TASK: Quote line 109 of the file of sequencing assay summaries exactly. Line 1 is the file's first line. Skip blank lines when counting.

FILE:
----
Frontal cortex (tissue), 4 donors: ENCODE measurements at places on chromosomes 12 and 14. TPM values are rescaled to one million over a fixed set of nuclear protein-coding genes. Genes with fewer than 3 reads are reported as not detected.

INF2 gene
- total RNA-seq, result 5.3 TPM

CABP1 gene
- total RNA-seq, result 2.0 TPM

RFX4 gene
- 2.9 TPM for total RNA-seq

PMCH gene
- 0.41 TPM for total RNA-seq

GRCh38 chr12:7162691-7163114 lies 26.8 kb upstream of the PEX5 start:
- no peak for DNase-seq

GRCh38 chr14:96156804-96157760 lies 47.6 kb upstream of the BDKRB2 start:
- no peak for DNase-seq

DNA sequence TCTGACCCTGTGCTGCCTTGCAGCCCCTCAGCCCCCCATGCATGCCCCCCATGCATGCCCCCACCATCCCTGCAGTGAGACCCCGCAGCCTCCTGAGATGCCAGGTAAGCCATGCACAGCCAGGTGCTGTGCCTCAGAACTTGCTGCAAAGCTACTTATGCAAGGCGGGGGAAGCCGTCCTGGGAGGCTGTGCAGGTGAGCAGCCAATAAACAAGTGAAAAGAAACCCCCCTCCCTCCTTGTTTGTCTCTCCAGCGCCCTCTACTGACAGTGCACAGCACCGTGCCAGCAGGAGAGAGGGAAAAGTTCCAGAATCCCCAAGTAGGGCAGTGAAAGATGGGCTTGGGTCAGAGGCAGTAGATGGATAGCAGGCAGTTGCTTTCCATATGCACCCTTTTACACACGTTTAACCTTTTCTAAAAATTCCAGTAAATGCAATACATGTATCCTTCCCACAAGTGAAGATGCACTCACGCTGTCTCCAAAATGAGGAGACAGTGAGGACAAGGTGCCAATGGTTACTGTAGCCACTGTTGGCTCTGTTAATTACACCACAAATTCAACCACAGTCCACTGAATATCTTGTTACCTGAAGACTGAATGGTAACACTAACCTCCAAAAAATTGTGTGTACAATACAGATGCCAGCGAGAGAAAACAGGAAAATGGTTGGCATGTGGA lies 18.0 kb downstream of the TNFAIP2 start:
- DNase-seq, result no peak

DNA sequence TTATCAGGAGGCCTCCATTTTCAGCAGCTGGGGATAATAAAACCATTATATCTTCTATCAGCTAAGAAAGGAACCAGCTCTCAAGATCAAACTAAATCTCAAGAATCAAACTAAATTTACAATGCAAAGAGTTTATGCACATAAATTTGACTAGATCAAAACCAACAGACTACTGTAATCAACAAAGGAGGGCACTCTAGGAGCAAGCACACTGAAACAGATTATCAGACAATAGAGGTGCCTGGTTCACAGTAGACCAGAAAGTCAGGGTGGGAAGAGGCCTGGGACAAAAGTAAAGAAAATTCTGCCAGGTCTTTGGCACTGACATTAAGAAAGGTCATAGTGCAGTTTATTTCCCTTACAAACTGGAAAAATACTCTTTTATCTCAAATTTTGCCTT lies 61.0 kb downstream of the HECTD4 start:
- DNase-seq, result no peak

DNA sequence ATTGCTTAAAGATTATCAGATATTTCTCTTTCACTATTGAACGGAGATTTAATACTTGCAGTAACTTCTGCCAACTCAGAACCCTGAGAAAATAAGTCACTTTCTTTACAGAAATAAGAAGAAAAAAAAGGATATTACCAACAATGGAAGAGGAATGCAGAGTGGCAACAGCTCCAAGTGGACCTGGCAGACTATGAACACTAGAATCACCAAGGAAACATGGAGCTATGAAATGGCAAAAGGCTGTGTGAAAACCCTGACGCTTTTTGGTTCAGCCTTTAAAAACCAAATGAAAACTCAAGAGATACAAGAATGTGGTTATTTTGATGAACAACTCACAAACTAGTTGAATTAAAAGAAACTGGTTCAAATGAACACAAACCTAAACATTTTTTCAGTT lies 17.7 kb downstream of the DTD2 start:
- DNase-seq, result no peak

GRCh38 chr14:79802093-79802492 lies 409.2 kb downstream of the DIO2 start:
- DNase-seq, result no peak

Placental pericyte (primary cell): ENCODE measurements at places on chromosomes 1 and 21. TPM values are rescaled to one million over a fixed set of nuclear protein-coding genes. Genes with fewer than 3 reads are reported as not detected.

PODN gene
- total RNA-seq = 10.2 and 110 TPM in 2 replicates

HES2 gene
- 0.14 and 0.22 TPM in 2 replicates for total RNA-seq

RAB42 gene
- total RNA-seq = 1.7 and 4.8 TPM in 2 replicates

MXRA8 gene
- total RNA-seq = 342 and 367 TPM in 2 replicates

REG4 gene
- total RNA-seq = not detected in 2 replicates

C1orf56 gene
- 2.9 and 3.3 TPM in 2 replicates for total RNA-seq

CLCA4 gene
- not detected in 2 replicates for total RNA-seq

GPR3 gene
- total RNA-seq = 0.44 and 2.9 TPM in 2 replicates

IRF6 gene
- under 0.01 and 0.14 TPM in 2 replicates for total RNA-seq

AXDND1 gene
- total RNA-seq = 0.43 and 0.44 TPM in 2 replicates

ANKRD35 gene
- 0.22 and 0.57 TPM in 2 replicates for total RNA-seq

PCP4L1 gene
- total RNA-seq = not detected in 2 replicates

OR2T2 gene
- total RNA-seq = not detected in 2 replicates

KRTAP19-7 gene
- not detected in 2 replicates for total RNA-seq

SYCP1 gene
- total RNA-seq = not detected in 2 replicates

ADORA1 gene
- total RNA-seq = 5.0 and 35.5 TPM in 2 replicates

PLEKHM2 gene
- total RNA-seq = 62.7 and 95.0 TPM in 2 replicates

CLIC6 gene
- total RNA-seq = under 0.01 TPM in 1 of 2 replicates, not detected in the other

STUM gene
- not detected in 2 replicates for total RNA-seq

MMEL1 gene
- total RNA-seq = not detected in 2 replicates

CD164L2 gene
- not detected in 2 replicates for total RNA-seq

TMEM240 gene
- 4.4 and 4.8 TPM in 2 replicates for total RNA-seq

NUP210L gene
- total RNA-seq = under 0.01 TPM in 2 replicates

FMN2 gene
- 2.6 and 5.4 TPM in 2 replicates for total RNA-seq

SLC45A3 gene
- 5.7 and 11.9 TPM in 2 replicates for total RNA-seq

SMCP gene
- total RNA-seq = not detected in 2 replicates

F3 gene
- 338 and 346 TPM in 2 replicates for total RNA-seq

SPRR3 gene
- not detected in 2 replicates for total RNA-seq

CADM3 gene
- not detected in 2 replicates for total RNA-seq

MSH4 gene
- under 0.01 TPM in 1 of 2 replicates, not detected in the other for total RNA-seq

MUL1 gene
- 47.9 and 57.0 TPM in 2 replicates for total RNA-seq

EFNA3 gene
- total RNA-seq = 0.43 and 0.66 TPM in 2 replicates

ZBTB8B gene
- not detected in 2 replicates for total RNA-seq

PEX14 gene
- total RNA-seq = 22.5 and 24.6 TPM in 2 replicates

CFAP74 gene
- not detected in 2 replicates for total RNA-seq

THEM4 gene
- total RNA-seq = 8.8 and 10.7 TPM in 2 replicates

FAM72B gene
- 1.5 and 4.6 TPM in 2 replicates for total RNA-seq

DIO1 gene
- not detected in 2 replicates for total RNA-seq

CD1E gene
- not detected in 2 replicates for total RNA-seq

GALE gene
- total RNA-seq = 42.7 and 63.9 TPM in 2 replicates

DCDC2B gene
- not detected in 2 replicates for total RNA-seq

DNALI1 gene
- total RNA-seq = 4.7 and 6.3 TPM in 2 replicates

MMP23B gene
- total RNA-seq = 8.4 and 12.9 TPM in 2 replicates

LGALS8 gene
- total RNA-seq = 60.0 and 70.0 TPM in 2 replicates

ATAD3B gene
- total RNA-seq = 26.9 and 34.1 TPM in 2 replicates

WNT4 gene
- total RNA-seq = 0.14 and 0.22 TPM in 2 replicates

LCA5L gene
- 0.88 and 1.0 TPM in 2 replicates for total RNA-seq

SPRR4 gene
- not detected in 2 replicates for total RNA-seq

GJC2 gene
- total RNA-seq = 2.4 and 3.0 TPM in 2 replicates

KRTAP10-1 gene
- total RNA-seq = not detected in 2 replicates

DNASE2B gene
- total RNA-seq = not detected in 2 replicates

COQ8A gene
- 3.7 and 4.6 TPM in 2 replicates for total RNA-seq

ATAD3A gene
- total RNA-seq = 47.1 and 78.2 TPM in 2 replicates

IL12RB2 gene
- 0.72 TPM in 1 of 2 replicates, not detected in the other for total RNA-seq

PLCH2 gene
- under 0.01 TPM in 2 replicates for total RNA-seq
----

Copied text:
LGALS8 gene